Cities across the globe are developing comprehensive action plans in order to create a coordinated response to the challenges of climate change. Targets and goals for consumption-based emissions are important for guiding strategic planning and decision-making, improving accountability, and communicating the direction of travel to businesses and the public. National and regional government officials are working with the private sector, international organizations, and civil society to create change at every level, from structural interventions in supply chains and industries to individual choices. This demonstrates a rising understanding of the role of cities in mitigating the adverse effects of rising temperatures.
A few weeks ago, this year’s edition of the Serpentine Pavilion opened to the public. Designed by Chicago-based artist Theaster Gates, it’s an evocative project, its cylindrical form referencing American beehive kilns, English bottle kilns, and Musgum adobe homes found in Cameroon.
What the pavilion is named tells the viewer a lot more about its intentions as a spatial experience. Titled Black Chapel, it houses a spacious room with wraparound benches, and an oculus above that allows daylight to filter into the space. It’s a fairly minimal interior – designed as a site for contemplation and reflection. This minimal quality of Gates’ Serpentine Pavilion raises particularly interesting questions. How artists and architects opt for a “less is more” approach when designing meditative spaces, but also how these introspective spaces have been equally enhanced by ornamentation.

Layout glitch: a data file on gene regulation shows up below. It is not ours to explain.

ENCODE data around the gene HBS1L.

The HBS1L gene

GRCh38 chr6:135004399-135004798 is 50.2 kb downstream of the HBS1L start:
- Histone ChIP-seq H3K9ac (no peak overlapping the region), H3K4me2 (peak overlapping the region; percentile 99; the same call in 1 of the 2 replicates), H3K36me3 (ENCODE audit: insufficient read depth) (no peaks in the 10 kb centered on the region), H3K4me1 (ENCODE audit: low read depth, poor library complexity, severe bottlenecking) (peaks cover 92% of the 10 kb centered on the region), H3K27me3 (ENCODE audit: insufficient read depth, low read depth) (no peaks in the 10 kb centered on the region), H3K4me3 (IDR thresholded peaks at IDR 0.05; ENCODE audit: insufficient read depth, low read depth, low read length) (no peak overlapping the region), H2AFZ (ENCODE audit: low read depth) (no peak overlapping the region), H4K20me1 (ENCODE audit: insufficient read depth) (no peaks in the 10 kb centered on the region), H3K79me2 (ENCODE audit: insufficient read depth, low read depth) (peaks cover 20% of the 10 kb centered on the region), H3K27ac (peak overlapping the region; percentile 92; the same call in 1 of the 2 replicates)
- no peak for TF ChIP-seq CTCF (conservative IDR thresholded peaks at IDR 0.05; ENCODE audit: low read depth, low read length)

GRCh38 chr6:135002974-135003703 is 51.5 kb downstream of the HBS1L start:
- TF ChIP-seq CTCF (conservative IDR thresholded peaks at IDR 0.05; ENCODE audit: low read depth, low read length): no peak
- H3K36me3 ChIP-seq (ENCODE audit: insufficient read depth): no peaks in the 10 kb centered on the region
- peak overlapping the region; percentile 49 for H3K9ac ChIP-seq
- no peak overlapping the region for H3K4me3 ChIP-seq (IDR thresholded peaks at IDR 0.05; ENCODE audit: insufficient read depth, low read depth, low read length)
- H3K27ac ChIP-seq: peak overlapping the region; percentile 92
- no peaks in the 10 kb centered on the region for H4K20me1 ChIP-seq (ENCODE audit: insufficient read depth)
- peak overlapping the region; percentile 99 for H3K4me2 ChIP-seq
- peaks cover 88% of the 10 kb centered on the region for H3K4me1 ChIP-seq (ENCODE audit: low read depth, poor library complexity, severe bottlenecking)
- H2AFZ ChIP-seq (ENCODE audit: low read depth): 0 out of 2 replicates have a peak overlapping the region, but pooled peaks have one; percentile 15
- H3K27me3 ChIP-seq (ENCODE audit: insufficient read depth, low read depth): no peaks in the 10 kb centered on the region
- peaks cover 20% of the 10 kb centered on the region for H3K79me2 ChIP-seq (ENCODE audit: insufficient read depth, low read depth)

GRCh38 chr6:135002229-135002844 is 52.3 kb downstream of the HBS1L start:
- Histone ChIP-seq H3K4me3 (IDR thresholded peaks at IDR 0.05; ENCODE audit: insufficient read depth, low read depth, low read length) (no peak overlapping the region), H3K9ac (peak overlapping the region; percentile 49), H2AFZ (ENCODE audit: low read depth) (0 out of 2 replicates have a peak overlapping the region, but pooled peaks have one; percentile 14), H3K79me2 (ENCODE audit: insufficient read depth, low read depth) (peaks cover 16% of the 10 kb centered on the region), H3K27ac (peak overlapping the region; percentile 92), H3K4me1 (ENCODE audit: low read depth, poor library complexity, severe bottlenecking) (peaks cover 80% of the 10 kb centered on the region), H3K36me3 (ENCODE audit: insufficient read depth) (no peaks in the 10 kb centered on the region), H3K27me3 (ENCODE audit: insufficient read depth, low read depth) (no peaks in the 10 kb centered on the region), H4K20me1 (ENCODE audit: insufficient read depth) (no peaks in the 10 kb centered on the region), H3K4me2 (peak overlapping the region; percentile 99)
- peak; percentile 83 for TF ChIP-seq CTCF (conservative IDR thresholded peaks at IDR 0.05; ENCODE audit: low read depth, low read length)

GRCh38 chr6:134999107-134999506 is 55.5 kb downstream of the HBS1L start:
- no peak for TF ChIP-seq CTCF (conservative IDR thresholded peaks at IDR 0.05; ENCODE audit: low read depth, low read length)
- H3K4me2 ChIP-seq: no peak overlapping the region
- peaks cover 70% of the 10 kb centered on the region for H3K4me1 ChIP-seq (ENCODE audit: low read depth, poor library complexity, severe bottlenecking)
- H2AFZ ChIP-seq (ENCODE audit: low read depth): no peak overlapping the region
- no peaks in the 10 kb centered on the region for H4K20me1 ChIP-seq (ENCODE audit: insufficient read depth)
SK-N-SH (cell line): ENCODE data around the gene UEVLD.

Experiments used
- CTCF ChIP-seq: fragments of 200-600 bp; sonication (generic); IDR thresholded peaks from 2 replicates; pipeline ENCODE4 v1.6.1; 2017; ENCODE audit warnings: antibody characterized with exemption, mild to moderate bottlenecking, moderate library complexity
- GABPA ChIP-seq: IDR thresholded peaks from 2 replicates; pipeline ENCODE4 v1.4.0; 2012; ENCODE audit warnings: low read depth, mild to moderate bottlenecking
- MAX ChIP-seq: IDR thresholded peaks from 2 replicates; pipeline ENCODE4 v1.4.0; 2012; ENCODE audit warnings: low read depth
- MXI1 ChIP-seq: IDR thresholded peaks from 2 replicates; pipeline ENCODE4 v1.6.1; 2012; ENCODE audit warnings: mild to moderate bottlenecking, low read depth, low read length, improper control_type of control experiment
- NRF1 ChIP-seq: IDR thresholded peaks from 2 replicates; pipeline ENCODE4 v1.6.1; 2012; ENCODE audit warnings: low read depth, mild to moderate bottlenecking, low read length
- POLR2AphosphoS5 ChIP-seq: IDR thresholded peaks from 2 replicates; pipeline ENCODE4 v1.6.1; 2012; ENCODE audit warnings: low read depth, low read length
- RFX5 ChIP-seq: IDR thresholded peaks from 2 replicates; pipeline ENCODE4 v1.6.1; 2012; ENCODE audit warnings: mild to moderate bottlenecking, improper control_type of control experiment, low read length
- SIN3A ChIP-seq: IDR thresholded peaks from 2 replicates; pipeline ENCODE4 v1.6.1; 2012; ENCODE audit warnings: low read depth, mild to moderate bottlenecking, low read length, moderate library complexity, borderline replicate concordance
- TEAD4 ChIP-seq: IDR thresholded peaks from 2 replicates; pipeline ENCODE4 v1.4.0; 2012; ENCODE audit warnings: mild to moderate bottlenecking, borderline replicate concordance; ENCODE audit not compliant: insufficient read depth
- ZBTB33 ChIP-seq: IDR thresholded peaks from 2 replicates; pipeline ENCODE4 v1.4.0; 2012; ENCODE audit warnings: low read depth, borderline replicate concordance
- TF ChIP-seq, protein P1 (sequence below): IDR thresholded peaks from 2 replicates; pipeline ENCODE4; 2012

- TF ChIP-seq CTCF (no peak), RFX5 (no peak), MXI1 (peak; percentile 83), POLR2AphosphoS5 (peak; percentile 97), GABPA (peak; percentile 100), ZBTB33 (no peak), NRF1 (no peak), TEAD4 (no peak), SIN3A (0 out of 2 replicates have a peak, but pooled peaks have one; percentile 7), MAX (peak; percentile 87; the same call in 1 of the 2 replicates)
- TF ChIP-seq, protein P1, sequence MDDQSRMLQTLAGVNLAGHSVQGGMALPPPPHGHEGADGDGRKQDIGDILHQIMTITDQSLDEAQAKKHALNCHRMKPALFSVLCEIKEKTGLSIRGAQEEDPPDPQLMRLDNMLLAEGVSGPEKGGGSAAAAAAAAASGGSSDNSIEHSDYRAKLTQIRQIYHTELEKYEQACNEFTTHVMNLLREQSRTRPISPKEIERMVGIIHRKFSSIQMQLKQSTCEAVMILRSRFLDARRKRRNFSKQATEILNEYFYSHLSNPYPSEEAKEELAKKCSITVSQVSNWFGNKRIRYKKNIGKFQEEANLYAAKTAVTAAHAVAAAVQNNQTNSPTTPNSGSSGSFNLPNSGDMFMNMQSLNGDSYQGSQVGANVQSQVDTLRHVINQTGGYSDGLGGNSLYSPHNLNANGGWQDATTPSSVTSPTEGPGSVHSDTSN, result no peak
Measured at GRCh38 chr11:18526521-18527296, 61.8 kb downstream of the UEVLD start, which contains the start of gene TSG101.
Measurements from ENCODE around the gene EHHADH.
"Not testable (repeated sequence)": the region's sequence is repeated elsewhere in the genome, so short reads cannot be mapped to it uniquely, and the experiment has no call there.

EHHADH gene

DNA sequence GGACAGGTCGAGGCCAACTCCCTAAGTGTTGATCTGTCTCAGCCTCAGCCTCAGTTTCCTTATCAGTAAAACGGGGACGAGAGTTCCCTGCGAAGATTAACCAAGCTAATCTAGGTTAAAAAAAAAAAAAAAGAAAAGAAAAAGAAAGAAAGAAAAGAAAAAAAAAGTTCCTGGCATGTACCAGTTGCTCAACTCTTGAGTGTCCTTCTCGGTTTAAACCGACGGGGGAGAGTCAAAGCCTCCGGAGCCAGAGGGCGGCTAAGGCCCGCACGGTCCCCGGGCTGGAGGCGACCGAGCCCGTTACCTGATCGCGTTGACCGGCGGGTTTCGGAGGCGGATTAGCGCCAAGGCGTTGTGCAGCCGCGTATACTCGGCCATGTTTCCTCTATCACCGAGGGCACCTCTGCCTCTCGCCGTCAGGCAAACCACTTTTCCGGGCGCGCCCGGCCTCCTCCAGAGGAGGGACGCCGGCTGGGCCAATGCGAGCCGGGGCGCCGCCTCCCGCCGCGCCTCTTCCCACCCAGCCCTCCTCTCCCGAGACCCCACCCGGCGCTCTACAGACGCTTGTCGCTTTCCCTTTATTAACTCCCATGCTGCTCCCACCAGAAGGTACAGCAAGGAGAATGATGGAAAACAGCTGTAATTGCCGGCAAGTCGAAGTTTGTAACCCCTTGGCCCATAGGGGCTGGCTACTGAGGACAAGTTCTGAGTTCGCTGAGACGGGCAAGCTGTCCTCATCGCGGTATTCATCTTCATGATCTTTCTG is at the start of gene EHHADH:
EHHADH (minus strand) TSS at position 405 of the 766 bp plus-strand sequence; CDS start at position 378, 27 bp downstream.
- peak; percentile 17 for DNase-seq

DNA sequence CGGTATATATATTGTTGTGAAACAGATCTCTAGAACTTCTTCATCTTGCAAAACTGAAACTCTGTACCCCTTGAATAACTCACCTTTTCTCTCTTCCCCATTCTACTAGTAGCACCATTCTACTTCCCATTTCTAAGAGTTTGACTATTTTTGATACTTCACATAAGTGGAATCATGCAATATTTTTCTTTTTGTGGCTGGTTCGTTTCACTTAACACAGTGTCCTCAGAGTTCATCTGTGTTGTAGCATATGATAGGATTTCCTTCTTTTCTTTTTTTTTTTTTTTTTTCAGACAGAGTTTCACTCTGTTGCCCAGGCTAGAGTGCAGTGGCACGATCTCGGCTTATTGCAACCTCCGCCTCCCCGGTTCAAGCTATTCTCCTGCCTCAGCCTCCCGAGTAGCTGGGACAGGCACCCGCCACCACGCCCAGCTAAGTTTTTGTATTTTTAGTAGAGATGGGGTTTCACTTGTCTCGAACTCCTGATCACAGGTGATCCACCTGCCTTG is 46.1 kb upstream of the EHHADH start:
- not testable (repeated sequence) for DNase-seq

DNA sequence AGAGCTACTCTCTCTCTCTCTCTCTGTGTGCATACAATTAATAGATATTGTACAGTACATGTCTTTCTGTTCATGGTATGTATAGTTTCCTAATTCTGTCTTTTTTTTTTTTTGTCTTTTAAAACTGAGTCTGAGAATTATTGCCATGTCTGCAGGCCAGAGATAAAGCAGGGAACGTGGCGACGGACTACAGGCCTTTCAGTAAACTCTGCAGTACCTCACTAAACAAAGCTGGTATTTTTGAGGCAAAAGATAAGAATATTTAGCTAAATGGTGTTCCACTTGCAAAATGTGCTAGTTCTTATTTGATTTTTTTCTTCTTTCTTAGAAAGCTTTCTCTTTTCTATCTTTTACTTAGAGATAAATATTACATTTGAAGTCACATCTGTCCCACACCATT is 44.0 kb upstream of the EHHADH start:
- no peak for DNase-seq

Heatherwick Studio is taking part of this year’s Royal Academy Summer Exhibition with two retrofit projects in the United Kingdom: Broad Marsh in Nottingham and Parnham Park in Dorset. Titled "Ruins Reimagined", the exhibition presents two different approaches to reusing existing architecture, from a Grade I-listed 16th century house to a partially demolished 1970’s shopping center, each offering a unique response in scale and heritage to the Summer Exhibition’s theme of ‘climate’. The models are on display in the Architecture Room until 21st August. This year, the Architecture Room is curated by Niall McLaughlin RA and Rana Begum RA, and will sit across two spaces, mixing art and architecture together.
The Mies Crown Hall Americas Prize (MCHAP) announced the 48 outstanding projects selected by the MCHAP 2022 jury. From the body of nominated projects, the jury elected 38 entries in MCHAP as outstanding among other submissions. The fourth prize cycle considers built works completed in the Americas between January 2018 to December 2021, nominated by an anonymous network of international experts and professionals.